06 Mar

Il POPolo vuole

Primavera 2013 
Museo Piaggio Pontedera

  • Presentazione
  • Video
  • Rassegna stampa

Luca Beatrice Il POPolo lo vuole. When, in the far 1982, a young boy from Lebanon moved to Tuscany to study, at the beginning, with the Academy of Florence and them at the Faculty of Architectue, he was deeply amazed very soon by the artistic wonders of Florence and Siena so that he gave up the pratice for a probable lucrative profession and he chose without delays the painting, the world was really so much different from nowadays. May be these historic, social, cultural and economic situations that showed Italy as a little Heaven in the Mediterranean basin have definitely disappeared, At present our Country is still very attractive for those choosing it not only as a tourist, but now the mistrust seems to prevail the bet and the risk. Once it was not in this way. At the time the art system found by Ali Hassoun was still mainly shaped with the national schools: painting could be Italian, German, American and we were really not so much aware of what happened in other parts of the plane. It was still before the revolution that happened, certainly not by case, in 1989, the same year of the fall of the Berlin Wall: at the Centre Pompidou in Paris there was the opening of the great exhibition “Magicien de la terre”, which has marked the first entrace of the extra western art in the capitol symbol of the Old Continent, From now on we start getting familiarity with the first presences from Africa, Asia, South America and also from Oceania. Then a further development takes place, the Biennal of Venice in 1993, a point of connection between local art and global culture, very perceptive in gettin the transformation in course and to redraw the geographical borders of the earth: in this way the Maps by Alighiero Boetti are the witnesses of a world that do not exist any more, starting from the breacking up in thousands of colours of what until some time before was the red flash of the formier soviet empire. Those that were born after this fundamental path from a stage of the history to another think that it is absolutely plain to communicate in the world without time zones and besides they think that it is possible to go far beyond any limit of time and space. We talk of people that have grown with the mobile phone and the computer always on, while those of the previus generation live this strange contradiction between before and after: to us (Hassoun and I are almost of the same age) technologies have changed life, on the other hand our children made pratice at once, in a very natural way, as if another world, a world without, could not be possible. It might appear an opinion for granted and very plain, but this deep gap between before and after we can see very well in the art by Ali Hasoun, a popular painter in the correct meaning if this word, that is the choice of a straight language, with clear symbols, in order to establish a bridge of communication between the work and the public. In most of his work, realized in the Ninety years and the beginning of 2000, he keeps the temperature and the sensibility of a man influenced by the Italian culture and in debit with it, then as a dialect contrast he shows  “his tradition underlining togheter with the differences and the taste for the typical  stereotypes and prejudices” Therefore we can see stranges pictures, dressed with coloured dresses which are at the same time unlikely, those sieving the com in front of the fresco of the good government or picking up grapes with the foreground of the wealthy hills of Siena. Women and men engaged in little daily gesture which in short give some more useful details for the public reading of the work outside the usual enviroment of the museum: the young mother with the child in the arms is related with the tragic scene of Guernica, while the beatiful angel face of a child seems really the one missing to the joy of seraphs and cherubs of the judge. […download the pdf…]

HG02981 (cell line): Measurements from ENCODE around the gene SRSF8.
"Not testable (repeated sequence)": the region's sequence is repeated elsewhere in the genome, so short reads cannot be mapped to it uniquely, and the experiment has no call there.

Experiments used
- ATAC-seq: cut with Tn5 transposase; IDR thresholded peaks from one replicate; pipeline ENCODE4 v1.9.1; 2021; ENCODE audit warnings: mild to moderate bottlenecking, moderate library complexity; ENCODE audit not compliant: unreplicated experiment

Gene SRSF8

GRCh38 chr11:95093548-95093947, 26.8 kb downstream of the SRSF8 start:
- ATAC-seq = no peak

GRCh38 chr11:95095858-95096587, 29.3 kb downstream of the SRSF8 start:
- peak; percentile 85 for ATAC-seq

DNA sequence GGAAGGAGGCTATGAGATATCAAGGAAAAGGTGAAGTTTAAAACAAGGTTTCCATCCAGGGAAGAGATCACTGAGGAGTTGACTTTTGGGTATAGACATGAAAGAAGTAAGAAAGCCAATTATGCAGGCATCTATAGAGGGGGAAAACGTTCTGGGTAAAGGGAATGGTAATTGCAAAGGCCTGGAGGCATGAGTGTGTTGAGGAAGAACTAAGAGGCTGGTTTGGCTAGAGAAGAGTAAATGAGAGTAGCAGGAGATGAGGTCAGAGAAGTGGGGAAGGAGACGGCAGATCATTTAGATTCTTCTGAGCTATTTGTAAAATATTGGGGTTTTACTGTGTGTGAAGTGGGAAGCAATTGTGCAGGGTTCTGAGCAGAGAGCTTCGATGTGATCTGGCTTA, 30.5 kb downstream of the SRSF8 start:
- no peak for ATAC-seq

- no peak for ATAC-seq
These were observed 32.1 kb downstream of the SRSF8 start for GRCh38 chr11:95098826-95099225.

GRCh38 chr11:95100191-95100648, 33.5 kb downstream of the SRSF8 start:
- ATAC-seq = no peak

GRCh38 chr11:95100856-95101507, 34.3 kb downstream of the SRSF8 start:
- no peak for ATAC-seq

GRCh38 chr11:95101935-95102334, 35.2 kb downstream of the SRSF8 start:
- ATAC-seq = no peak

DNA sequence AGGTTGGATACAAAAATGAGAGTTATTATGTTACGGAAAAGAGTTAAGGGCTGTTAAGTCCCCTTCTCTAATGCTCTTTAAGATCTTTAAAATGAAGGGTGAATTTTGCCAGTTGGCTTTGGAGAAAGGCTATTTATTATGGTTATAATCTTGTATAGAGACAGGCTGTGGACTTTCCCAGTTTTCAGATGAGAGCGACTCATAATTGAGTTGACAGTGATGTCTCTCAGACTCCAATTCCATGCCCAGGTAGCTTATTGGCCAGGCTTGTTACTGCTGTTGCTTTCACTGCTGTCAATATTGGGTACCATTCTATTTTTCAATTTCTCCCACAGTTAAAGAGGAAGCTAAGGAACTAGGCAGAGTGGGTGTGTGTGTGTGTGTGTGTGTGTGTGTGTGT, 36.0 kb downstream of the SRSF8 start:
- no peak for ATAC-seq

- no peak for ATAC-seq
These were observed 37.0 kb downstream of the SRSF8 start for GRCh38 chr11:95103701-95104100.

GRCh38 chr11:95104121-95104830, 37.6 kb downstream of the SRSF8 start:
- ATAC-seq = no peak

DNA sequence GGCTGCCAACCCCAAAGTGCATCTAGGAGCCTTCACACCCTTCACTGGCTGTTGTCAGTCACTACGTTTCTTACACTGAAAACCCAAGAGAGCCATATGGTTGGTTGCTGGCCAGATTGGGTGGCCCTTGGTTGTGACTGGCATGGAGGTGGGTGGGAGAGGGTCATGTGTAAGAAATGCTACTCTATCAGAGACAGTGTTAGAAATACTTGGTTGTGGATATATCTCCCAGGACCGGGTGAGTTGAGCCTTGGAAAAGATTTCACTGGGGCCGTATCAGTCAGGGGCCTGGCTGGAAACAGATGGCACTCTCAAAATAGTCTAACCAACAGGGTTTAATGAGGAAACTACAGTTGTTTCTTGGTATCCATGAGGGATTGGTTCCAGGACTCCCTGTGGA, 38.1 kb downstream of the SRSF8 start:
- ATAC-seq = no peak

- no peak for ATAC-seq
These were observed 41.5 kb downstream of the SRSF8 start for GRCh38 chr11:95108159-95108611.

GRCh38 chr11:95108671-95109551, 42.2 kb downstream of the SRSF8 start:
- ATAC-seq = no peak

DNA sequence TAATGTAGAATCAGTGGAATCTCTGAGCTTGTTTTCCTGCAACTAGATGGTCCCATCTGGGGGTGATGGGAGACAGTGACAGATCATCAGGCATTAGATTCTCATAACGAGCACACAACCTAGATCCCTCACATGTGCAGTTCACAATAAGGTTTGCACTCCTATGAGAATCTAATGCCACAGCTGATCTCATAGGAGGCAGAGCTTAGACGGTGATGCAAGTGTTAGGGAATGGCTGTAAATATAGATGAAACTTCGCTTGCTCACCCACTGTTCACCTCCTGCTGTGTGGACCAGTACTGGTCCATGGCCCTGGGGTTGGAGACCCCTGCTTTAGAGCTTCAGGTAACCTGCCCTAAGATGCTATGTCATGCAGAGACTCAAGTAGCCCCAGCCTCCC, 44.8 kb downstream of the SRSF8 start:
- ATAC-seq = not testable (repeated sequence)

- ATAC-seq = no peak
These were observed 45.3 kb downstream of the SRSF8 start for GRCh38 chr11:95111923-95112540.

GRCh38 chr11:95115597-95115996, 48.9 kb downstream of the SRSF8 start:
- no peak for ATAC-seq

Share on StumbleUponTweet about this on TwitterShare on TumblrPin on PinterestShare on Google+Email this to someoneShare on FacebookPrint this pageShare on Reddit